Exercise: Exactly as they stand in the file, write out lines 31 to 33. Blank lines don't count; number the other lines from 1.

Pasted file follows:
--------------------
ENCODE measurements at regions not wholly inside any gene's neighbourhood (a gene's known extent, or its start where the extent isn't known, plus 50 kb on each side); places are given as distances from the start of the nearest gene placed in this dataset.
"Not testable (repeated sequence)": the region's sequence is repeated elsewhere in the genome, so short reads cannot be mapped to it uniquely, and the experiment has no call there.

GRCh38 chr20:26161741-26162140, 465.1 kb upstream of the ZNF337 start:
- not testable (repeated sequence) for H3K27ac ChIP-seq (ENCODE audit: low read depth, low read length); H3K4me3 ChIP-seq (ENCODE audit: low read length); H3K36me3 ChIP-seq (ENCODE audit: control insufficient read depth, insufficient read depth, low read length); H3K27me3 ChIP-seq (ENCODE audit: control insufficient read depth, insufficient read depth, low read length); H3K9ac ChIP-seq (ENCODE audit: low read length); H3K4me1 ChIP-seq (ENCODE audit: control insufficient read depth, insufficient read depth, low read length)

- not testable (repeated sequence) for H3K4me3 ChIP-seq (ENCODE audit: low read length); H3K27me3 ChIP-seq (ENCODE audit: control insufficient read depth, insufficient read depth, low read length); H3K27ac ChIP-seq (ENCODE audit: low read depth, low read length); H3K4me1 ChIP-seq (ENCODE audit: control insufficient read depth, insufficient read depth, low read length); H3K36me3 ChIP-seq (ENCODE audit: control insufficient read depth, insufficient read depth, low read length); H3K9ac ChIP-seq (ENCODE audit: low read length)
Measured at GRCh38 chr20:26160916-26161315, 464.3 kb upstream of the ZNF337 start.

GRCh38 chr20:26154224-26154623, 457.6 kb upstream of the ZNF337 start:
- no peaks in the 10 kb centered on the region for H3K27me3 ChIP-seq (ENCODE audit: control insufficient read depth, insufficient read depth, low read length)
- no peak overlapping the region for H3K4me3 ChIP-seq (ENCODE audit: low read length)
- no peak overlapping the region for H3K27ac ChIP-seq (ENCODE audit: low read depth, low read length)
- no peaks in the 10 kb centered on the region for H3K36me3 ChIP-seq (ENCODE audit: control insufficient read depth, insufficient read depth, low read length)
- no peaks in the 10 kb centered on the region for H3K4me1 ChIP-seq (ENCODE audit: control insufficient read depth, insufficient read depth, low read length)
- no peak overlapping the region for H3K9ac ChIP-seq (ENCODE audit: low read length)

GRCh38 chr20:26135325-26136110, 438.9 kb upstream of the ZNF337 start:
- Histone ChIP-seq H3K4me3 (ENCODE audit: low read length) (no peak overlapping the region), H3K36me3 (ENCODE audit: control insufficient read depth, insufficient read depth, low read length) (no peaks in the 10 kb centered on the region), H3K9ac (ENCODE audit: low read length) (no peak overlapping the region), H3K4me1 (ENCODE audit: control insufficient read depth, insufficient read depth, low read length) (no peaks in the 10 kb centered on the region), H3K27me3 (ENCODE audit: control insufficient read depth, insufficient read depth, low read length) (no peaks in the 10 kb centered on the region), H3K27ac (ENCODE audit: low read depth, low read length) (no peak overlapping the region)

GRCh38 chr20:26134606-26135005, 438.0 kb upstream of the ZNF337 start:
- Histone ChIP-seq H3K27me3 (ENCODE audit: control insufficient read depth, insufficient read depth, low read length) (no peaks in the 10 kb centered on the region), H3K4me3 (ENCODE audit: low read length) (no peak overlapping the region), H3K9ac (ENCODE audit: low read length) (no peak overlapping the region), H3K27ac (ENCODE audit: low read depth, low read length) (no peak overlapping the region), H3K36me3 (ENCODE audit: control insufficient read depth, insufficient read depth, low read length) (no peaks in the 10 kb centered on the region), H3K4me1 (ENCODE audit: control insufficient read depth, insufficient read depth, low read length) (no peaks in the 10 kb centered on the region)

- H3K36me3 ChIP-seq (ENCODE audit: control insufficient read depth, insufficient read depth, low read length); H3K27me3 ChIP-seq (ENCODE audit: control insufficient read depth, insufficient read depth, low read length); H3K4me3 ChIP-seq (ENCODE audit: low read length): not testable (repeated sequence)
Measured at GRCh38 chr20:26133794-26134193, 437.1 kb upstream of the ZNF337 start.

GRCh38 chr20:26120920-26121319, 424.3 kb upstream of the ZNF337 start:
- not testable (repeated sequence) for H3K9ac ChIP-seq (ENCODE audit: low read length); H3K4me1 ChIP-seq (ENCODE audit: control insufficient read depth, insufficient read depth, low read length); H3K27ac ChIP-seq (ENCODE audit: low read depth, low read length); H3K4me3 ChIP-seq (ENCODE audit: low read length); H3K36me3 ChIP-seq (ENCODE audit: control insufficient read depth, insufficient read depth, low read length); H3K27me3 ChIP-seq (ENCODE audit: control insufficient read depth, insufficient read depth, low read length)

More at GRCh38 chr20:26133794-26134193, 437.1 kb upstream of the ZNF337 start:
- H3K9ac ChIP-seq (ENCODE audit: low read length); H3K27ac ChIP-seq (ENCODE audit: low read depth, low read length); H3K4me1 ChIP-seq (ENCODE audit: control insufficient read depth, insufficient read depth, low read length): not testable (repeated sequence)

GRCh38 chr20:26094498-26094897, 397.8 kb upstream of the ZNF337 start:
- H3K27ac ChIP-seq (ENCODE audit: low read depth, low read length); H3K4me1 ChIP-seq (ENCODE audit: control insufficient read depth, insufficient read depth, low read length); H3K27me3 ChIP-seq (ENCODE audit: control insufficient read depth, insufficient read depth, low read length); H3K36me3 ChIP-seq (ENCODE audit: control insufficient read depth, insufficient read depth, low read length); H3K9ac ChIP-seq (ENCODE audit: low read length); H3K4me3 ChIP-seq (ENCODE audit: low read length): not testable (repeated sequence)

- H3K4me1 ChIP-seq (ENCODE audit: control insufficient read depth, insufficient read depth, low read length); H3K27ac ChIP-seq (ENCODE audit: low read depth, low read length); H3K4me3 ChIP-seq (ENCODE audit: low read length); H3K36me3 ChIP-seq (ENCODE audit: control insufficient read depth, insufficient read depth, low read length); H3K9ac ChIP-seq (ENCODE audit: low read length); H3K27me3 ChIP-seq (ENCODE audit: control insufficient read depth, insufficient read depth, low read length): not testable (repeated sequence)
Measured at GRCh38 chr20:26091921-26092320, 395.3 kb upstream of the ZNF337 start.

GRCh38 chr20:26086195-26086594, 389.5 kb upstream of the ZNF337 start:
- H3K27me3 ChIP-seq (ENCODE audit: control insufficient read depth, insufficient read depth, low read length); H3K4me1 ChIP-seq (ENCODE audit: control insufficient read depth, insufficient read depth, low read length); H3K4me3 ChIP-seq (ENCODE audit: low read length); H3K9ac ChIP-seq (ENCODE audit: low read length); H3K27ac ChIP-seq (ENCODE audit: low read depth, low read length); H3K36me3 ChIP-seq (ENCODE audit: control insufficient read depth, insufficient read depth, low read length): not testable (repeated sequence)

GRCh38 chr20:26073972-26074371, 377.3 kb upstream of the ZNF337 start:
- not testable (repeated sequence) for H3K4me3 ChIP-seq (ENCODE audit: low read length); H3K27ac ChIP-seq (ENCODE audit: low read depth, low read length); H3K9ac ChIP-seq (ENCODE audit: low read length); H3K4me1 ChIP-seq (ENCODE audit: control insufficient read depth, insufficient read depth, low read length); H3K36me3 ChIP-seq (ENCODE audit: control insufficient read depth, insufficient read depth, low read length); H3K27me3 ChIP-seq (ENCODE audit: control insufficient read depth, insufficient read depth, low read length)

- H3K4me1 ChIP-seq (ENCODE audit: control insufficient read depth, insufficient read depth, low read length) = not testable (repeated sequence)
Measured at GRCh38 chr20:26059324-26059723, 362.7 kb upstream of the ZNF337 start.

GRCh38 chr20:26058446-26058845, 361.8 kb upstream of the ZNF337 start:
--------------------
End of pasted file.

- not testable (repeated sequence) for H3K4me3 ChIP-seq (ENCODE audit: low read length); H3K27ac ChIP-seq (ENCODE audit: low read depth, low read length); H3K9ac ChIP-seq (ENCODE audit: low read length); H3K4me1 ChIP-seq (ENCODE audit: control insufficient read depth, insufficient read depth, low read length); H3K36me3 ChIP-seq (ENCODE audit: control insufficient read depth, insufficient read depth, low read length); H3K27me3 ChIP-seq (ENCODE audit: control insufficient read depth, insufficient read depth, low read length)

- H3K4me1 ChIP-seq (ENCODE audit: control insufficient read depth, insufficient read depth, low read length) = not testable (repeated sequence)
Measured at GRCh38 chr20:26059324-26059723, 362.7 kb upstream of the ZNF337 start.